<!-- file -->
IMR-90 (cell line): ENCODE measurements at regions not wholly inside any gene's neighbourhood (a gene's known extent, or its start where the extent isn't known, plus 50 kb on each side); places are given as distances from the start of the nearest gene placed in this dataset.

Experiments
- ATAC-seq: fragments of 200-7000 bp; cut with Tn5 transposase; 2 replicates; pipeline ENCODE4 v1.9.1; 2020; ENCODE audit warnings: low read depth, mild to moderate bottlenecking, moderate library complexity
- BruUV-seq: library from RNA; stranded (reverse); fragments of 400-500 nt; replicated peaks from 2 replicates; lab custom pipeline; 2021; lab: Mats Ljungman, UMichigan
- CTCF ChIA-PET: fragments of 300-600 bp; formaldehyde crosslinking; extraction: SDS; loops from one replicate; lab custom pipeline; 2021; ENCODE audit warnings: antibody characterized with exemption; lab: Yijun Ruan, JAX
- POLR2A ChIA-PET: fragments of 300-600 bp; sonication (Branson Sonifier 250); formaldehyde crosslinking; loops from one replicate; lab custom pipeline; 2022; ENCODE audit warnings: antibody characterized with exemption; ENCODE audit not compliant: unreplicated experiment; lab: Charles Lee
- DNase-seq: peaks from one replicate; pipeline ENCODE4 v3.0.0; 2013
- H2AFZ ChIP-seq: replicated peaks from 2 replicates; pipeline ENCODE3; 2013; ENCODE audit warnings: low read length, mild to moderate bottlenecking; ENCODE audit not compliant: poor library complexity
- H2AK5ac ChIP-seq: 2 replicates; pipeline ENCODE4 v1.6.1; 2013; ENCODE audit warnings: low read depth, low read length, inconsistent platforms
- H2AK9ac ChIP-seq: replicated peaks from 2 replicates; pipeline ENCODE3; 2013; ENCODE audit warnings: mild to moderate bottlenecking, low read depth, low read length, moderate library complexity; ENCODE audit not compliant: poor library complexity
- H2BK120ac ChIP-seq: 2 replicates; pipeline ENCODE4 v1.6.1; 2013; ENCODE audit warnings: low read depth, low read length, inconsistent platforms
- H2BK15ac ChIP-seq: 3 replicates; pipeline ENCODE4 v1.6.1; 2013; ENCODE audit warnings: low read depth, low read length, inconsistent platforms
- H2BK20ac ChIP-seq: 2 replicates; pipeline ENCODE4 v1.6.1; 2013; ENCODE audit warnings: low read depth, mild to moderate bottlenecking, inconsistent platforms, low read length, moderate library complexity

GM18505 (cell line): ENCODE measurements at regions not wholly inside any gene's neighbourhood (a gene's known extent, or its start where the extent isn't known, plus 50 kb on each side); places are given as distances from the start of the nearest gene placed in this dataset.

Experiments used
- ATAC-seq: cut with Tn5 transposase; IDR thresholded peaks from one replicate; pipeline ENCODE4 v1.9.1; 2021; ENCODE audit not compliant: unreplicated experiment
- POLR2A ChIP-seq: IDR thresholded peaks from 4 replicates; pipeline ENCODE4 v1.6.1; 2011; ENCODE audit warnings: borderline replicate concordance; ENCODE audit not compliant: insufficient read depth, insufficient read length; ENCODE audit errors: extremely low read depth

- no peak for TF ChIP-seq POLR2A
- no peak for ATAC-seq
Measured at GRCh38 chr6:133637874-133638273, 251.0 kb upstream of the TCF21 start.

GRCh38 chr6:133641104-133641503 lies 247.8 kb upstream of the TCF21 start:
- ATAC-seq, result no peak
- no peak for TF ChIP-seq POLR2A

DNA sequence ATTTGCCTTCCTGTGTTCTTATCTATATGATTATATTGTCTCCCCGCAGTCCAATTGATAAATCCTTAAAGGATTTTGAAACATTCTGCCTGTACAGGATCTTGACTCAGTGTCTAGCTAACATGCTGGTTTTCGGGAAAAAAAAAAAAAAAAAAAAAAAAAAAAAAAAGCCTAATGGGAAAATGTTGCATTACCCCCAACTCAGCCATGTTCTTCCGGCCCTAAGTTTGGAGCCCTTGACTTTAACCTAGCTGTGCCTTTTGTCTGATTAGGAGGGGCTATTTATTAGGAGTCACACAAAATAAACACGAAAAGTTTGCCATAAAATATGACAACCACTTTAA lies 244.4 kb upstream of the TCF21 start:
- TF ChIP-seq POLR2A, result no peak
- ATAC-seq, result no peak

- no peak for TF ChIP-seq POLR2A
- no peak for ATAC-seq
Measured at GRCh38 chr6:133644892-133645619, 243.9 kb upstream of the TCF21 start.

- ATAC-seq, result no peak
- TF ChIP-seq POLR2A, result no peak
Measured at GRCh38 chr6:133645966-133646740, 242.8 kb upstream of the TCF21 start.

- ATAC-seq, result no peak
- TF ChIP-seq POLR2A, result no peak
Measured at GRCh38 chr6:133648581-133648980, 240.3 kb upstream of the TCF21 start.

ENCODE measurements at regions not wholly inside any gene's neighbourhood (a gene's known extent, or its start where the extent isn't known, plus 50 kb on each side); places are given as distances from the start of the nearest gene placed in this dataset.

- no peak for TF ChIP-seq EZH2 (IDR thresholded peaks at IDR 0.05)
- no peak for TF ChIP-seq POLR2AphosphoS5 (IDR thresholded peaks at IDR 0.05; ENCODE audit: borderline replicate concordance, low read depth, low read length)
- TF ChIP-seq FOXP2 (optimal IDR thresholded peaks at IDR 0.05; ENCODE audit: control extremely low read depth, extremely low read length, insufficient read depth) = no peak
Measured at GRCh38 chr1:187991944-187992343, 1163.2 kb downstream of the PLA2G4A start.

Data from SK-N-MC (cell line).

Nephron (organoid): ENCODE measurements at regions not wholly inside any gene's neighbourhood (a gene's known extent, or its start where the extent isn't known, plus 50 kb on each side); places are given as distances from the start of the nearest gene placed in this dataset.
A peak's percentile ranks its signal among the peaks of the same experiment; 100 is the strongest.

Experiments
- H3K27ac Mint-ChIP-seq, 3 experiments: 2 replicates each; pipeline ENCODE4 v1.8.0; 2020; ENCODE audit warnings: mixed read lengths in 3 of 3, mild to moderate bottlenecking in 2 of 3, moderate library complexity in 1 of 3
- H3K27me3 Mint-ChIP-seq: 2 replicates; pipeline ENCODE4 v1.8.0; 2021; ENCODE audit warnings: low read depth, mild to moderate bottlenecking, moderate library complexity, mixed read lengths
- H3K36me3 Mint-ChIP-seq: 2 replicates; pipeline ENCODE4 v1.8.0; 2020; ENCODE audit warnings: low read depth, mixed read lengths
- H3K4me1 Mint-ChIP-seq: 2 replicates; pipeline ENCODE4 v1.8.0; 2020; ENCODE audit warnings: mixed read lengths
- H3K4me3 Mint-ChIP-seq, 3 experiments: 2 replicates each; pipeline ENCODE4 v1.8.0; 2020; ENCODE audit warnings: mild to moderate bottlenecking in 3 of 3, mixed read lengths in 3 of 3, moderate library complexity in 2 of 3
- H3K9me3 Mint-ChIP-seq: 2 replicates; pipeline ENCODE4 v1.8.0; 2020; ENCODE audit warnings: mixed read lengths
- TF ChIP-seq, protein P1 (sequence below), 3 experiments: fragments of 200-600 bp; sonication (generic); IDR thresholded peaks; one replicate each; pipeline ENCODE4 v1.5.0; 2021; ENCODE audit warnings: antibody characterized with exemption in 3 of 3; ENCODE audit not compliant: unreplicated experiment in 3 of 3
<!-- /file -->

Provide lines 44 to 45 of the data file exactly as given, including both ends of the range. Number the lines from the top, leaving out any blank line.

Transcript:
Experiments
- H3K27ac Mint-ChIP-seq, 3 experiments: 2 replicates each; pipeline ENCODE4 v1.8.0; 2020; ENCODE audit warnings: mixed read lengths in 3 of 3, mild to moderate bottlenecking in 2 of 3, moderate library complexity in 1 of 3